The survey conducted by TNS Infratest and presented by union Verdi last Monday found a significant percentage of workers were reluctant to walk away from their work, even for lunch.
The reasons for the lack of relaxation are varied. Fifty-five percent of those surveyed cited "too much work" as the cause, while over a third (36 percent) felt that taking a break would burden their colleagues.
And 35 percent saw an afternoon pause as an interruption to workflow that would best be ignored.
Perhaps most disconcerting, 21 percent of those surveyed reported a "hostile atmosphere" towards taking a break in the workplace. Lack of proper leisure rooms, kitchen facilities and seating areas were reported in the study as contributors to a less-than-savoury environment.
Fight for your right to relax
Last week, Verdi organized a pro-break campaign called "A break does you good". During the five-day event, the union's chairman, Frank Bsirske, and his colleagues spoke with current and potential union members at hundreds of businesses, reminding them of their right to relax.
The lunchtime break was once widely celebrated by workers.
Introduced in Germany in 1994, the Hours of Work Act was the first piece of legislation to allow employees working daily shifts of six to nine hours the right to a 30-minute break. Those who work more than nine hours are entitled to 45 minutes.
"It is a great success of the unions, both by legal regulations and collective bargaining agreements, that breaks are broadly incorporated into work contracts," said Bsirske in Berlin on Monday.
In the past, workers were forced to rely on clauses in work contracts which would allow them to briefly pause from work. At the end of the 1970s a collective agreement was reached in which employees were granted paid breaks if their job required them to work at a computer for more than four hours.
Where are the workaholics?
At the start of the 20th-century, Germany was known for its "Protestant work ethic", a phrase philosopher and sociologist Max Weber used to describe the nearly religious zeal his countrymen and northern Europeans applied to labour.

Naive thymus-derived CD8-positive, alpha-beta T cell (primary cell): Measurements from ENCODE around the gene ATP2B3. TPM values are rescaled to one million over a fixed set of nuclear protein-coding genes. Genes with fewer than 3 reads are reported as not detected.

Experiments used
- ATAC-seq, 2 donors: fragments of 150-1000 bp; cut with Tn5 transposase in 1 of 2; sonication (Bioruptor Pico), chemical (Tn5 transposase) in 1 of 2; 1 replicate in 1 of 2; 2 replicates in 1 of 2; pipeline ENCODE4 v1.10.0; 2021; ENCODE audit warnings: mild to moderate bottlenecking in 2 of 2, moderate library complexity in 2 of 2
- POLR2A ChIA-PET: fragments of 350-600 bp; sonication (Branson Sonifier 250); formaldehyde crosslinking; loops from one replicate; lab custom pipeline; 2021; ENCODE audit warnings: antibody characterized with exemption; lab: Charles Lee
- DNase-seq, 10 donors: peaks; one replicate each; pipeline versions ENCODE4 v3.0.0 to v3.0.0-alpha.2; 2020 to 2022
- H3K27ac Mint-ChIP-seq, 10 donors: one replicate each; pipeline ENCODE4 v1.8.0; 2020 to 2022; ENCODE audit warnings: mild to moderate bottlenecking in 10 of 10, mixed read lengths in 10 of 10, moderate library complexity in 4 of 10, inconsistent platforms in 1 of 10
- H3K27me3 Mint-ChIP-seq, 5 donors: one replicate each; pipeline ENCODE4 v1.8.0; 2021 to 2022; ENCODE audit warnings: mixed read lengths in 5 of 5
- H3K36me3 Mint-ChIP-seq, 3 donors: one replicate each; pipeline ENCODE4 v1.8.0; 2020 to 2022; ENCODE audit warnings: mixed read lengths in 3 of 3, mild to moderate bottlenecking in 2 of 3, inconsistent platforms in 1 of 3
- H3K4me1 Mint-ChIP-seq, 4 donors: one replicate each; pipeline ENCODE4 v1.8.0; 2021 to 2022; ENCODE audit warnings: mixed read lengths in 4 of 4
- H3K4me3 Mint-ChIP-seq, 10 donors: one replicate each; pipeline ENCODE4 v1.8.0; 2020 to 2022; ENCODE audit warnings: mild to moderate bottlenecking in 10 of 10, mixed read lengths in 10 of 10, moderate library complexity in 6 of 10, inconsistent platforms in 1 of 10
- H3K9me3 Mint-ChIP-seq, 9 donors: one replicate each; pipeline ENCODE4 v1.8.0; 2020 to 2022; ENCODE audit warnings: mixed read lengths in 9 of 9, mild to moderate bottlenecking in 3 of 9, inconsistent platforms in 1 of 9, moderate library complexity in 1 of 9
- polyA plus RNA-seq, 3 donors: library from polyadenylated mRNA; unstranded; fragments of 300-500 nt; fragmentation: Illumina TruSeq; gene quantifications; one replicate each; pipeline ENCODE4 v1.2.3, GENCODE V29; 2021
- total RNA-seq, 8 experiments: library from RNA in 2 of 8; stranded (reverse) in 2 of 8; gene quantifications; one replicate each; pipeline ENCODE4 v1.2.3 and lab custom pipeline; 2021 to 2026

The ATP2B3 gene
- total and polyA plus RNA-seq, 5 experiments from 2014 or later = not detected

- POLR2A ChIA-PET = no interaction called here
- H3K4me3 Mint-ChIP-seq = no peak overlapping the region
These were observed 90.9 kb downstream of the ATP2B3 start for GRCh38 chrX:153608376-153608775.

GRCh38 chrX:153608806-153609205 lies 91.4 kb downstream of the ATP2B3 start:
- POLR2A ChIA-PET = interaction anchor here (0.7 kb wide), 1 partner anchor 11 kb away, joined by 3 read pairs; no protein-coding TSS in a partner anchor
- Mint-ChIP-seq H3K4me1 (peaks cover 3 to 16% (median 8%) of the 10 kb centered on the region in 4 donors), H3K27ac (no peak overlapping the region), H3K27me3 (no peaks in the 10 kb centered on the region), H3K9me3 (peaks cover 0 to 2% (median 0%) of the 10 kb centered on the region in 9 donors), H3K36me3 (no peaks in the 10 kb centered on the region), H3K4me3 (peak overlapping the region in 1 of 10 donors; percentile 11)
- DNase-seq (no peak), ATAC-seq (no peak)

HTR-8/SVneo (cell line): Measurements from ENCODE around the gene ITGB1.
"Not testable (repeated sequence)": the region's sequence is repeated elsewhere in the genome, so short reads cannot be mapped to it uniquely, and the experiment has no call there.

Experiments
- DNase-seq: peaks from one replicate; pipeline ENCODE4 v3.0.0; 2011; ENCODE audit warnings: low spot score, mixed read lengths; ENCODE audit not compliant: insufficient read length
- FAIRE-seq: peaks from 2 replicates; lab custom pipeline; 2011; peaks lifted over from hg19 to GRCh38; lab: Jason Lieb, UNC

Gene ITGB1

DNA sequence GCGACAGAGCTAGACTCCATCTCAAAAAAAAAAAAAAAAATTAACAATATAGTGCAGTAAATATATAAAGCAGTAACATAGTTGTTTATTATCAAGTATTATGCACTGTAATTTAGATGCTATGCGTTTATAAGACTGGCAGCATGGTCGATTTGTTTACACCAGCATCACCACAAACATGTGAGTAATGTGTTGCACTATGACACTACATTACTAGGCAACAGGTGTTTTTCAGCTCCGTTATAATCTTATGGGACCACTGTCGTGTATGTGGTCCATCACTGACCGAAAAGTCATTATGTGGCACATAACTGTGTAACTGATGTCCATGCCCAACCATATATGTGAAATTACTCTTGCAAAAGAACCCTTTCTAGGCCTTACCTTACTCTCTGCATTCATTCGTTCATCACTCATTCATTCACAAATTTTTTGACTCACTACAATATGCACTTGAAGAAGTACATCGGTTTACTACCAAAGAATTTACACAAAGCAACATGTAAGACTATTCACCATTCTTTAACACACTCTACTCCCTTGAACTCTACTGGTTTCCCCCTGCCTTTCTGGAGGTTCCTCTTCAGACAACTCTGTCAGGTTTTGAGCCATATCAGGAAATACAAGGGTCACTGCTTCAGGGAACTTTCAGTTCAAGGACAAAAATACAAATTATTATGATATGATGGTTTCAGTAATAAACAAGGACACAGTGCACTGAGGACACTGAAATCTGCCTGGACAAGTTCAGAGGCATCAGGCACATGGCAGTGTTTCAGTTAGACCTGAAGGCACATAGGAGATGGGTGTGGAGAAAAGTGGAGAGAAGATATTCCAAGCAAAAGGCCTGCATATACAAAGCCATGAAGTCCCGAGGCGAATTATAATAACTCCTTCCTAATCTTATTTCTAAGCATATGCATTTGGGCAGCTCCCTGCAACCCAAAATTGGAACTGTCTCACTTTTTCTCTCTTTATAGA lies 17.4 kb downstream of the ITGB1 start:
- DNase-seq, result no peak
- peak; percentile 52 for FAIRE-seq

But statistics from the Organization for Economic Co-operation and Development (OECD) would indicate that this German "workaholic" mentality has diminished over the past 100 years – at least in comparison to fellow OECD countries.
Employees in Germany worked an average of 1,397 hours in 2012, significantly less than the OECD average of 1,765 hours. The number decreased from 1,406 in 2011 and 1,407 in 2010.
And only six percent of employees in Germany worked what the OECD defined as “very long hours”, three percent lower than the OECD average.
Europe's Statistics Office (Eurostat), meanwhile, released a study in 2011 indicating that full-time German employees worked a weekly average of 35.6 hours, placing the country in the upper third of average working hours for EU countries. Greek workers, the study showed, logged the highest weekly average of 42.2 hours.
But the current year could see an increase in working hours. According to preliminary calculations done by Germany’s Federal Employment Agency, the average number of hours worked per person increased two percent between the final quarter of 2013 and the first quarter of 2014.
What do you make of German working hours?
@TheLocalGermany about 5 hours a week too many (in my current job) for my liking.
— ∆peman (@LeApeSportif) June 6, 2014
@TheLocalGermany Working in Germany is great!! Ideal working hours – Neither too less nor do they bog you down with work. I like it here!!
— RC (@deutscheposts) June 6, 2014
@TheLocalGermany hubby works way more hours here then he did he the UK, but he seems to find time for lunch.
— Danyel Stead (@DanyelStead) June 6, 2014
@TheLocalGermany flexible working hours are cool whenever possible, working hours are not long if companies tend to spark ppls creativity
— BobiYo (@TheBobiYo) June 6, 2014
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By Sarah Hucal